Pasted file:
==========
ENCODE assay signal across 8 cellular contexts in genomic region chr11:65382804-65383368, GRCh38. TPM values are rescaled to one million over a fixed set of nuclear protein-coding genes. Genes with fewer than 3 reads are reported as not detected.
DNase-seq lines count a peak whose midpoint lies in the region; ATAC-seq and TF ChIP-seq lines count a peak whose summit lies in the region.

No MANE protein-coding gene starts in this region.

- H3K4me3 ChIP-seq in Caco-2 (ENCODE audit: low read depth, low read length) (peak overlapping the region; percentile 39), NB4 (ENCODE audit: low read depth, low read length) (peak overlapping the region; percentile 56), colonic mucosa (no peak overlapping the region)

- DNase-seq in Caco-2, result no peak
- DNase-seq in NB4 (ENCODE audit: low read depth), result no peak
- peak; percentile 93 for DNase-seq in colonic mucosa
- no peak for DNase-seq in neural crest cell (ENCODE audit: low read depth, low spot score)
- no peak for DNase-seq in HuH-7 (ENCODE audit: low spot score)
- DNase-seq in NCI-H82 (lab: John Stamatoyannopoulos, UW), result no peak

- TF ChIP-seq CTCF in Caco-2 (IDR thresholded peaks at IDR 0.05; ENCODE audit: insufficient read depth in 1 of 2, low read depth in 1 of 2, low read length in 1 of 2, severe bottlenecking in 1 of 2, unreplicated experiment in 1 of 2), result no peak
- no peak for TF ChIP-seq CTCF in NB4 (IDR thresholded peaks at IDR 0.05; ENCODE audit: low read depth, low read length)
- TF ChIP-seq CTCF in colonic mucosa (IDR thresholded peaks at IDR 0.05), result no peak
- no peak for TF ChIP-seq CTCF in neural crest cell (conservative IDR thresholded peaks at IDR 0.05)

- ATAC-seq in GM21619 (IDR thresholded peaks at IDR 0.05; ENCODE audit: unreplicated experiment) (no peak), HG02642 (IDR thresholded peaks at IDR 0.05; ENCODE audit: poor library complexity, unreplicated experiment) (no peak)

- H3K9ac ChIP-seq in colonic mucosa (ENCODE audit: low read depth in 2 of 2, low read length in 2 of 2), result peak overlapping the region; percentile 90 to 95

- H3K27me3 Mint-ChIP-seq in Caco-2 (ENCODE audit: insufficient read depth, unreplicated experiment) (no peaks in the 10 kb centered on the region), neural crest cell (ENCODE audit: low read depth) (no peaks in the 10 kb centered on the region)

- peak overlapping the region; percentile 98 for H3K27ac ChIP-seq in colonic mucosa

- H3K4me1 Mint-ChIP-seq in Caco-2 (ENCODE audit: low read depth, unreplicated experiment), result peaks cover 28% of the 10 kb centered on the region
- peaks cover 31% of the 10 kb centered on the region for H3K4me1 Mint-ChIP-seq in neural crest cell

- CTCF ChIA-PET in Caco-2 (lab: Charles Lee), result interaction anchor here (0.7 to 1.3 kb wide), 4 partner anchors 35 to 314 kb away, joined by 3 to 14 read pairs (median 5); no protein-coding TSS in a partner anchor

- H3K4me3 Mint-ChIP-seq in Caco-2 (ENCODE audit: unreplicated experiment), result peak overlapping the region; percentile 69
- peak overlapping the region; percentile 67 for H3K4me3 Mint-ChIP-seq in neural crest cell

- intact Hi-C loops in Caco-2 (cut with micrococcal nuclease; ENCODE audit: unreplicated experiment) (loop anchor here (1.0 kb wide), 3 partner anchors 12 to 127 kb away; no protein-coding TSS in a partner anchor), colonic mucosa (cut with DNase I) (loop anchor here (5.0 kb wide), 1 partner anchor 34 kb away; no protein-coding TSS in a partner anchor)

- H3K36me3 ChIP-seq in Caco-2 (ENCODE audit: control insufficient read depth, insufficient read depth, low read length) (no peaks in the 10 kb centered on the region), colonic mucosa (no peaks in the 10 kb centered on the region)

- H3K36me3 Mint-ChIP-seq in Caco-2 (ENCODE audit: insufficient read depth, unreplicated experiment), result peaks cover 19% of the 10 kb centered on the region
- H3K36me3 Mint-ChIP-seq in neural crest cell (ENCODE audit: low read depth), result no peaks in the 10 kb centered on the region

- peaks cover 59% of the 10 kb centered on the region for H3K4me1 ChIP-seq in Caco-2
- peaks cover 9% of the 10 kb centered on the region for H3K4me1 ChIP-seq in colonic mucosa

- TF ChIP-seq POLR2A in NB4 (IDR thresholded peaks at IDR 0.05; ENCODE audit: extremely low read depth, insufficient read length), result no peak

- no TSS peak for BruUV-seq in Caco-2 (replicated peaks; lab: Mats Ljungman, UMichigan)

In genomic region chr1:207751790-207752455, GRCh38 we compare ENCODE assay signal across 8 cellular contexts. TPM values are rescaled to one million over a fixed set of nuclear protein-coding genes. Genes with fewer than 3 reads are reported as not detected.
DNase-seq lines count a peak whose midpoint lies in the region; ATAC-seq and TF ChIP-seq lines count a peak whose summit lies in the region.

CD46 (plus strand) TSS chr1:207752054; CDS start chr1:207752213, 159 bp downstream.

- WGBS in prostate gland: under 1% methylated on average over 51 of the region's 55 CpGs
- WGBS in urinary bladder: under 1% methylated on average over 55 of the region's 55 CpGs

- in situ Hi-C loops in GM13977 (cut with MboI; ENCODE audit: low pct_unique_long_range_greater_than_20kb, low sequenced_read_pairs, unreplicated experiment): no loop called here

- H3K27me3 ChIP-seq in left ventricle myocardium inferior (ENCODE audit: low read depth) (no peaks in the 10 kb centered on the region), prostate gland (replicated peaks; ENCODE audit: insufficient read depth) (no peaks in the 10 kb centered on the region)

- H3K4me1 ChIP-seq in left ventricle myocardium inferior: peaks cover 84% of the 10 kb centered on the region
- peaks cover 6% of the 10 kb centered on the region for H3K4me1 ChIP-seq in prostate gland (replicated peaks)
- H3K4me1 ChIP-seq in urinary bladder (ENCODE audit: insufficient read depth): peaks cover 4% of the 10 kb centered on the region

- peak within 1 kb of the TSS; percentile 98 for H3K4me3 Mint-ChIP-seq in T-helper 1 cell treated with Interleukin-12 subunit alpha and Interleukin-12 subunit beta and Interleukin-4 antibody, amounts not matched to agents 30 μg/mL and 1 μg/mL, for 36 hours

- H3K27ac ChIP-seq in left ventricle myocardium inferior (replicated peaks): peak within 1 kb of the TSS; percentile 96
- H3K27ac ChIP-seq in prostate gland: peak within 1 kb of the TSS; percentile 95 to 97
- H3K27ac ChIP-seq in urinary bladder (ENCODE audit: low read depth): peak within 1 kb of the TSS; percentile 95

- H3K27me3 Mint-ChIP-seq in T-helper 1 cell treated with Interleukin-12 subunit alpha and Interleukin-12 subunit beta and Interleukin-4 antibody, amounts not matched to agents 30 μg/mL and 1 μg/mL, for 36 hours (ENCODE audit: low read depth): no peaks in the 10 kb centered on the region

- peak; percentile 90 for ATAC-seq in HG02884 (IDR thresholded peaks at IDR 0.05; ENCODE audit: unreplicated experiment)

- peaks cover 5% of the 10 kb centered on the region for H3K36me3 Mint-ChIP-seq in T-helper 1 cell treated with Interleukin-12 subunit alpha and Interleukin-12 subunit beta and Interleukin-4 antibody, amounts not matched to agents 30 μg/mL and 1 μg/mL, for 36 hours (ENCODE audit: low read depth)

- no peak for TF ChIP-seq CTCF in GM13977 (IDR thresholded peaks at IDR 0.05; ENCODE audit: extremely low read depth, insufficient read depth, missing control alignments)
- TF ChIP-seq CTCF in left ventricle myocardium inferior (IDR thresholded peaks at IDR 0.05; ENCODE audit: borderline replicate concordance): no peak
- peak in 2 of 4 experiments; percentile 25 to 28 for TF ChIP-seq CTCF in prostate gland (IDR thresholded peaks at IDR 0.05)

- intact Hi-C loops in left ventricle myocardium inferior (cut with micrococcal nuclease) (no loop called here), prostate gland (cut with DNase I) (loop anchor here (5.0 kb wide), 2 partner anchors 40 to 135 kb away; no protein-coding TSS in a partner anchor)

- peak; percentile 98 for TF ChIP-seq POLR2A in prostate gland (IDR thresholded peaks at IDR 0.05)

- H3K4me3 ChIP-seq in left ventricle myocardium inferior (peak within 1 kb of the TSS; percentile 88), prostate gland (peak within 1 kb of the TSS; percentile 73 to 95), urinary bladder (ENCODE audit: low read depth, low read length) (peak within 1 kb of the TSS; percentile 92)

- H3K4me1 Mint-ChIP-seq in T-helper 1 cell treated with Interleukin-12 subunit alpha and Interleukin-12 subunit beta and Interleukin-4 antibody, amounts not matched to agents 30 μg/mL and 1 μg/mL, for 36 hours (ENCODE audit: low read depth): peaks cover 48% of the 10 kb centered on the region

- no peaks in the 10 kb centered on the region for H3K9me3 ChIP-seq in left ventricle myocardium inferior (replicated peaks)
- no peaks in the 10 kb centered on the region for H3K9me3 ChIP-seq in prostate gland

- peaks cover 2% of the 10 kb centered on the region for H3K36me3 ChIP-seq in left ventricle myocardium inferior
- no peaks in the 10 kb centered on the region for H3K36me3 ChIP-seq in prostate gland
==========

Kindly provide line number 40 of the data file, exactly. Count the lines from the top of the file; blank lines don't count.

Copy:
- peaks cover 6% of the 10 kb centered on the region for H3K4me1 ChIP-seq in prostate gland (replicated peaks)